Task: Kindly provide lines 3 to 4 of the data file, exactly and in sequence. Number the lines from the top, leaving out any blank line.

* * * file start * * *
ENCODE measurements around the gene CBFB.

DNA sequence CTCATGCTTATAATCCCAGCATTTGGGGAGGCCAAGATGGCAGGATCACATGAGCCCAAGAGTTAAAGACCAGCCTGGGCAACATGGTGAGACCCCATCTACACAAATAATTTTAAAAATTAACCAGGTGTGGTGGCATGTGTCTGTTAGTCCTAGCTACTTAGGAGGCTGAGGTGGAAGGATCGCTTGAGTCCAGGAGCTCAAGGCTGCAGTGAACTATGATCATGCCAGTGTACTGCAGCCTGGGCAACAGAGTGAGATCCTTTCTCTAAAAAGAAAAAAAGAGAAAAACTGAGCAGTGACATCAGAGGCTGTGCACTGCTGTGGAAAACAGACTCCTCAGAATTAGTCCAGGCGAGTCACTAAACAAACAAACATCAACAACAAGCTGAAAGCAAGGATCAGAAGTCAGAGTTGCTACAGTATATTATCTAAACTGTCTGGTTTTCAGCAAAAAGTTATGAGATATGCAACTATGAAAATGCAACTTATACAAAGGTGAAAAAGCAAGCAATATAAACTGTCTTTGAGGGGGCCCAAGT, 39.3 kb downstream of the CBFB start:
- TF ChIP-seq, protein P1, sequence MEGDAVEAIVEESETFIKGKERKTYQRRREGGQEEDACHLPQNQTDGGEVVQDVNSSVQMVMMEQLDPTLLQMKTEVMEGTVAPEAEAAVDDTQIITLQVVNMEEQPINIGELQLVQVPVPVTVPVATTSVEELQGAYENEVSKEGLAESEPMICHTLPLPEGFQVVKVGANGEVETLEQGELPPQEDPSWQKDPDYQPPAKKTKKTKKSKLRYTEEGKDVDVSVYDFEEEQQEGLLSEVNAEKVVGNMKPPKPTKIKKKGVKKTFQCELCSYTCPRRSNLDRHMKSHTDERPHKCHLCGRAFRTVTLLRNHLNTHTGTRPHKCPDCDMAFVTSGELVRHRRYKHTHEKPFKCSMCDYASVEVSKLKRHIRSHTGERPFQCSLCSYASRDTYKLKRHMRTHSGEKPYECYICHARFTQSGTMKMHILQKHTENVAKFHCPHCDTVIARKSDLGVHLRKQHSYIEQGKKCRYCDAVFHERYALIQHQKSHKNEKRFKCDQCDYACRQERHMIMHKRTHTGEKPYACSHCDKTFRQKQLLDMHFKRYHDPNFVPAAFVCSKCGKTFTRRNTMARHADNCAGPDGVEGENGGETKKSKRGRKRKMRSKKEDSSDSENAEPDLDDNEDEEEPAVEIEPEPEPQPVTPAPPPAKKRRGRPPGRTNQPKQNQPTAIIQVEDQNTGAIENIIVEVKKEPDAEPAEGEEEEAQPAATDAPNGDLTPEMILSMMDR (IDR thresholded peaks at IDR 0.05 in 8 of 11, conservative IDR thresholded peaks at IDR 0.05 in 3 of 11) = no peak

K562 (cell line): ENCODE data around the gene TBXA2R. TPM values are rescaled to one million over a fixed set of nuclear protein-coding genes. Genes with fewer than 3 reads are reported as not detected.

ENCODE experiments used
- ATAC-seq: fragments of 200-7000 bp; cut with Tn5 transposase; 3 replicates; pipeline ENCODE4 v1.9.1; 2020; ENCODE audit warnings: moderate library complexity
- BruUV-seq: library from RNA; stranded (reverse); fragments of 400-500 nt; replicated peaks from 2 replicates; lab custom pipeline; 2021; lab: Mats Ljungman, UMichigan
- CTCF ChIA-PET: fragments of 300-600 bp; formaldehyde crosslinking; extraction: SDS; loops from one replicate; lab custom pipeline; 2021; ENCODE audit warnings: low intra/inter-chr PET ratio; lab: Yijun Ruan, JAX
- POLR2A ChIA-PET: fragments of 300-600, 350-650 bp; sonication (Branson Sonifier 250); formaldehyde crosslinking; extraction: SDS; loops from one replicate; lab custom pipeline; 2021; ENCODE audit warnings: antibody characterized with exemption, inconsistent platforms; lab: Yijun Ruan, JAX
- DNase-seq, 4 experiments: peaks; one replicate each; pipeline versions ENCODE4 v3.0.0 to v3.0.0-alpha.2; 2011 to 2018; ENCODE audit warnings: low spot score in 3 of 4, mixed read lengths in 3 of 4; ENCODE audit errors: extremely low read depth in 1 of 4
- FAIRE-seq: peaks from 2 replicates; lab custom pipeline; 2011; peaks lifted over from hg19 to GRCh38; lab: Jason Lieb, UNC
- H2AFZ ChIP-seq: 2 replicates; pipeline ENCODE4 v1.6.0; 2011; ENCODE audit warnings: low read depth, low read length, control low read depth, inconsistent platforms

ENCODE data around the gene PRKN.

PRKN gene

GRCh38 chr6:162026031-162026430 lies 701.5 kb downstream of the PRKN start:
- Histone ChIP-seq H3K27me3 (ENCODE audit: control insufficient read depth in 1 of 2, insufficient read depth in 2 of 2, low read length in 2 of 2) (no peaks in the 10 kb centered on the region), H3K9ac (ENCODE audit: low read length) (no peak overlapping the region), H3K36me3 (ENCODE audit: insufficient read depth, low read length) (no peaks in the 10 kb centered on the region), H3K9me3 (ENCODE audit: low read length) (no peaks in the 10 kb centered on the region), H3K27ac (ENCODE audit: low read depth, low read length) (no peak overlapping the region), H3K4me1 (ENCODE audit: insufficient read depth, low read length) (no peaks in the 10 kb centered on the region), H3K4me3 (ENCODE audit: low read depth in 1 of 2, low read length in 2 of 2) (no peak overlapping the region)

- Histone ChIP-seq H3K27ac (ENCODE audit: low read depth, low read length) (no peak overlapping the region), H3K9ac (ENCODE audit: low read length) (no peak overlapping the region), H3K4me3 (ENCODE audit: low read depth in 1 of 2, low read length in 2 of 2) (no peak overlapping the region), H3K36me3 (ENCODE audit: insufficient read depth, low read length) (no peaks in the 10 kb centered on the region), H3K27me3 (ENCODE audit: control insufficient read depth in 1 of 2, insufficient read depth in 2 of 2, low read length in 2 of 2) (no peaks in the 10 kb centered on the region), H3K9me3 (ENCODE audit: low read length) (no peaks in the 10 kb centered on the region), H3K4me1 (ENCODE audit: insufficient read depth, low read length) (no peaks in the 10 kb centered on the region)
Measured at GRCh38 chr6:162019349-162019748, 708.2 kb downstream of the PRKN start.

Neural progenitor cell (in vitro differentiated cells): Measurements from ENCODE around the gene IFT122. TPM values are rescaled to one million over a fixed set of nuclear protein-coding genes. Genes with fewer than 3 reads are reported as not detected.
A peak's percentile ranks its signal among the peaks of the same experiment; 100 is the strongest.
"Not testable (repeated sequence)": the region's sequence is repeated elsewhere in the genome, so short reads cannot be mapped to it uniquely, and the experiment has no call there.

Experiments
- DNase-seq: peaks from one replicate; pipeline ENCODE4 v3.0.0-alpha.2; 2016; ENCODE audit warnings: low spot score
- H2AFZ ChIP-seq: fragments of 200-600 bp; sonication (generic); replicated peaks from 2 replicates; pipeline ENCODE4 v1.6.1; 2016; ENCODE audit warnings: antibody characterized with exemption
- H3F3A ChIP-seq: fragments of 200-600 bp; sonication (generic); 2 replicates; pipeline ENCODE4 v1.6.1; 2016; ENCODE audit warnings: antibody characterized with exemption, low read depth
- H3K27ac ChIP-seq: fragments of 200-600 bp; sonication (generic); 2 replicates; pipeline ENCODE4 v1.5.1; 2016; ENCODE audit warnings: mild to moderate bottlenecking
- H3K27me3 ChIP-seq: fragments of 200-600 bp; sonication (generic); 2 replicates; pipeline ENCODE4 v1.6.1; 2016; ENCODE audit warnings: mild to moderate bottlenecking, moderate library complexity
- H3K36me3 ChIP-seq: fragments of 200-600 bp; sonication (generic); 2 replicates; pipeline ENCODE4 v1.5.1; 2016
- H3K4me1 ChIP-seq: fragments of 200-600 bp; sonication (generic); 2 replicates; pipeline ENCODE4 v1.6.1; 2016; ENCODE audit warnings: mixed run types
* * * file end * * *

- TF ChIP-seq, protein P1, sequence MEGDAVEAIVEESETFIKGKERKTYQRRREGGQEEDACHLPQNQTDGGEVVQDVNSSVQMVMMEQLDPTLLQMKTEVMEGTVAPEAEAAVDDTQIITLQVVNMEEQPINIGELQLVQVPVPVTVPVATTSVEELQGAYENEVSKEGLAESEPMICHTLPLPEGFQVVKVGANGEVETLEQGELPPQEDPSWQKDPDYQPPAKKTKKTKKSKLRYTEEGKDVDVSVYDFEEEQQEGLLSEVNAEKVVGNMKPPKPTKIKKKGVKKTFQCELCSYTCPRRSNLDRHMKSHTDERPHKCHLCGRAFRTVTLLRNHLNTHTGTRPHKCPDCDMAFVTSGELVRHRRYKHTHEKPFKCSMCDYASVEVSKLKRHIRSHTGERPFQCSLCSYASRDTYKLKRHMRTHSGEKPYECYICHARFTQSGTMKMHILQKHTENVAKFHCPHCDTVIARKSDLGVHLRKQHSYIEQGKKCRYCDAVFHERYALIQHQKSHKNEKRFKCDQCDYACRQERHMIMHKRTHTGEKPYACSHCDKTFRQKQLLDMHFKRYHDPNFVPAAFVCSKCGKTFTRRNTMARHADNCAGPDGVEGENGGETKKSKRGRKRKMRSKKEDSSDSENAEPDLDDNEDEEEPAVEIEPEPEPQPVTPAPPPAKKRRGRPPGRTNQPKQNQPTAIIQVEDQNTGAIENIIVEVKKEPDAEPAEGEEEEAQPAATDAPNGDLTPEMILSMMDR (IDR thresholded peaks at IDR 0.05 in 8 of 11, conservative IDR thresholded peaks at IDR 0.05 in 3 of 11) = no peak

K562 (cell line): ENCODE data around the gene TBXA2R. TPM values are rescaled to one million over a fixed set of nuclear protein-coding genes. Genes with fewer than 3 reads are reported as not detected.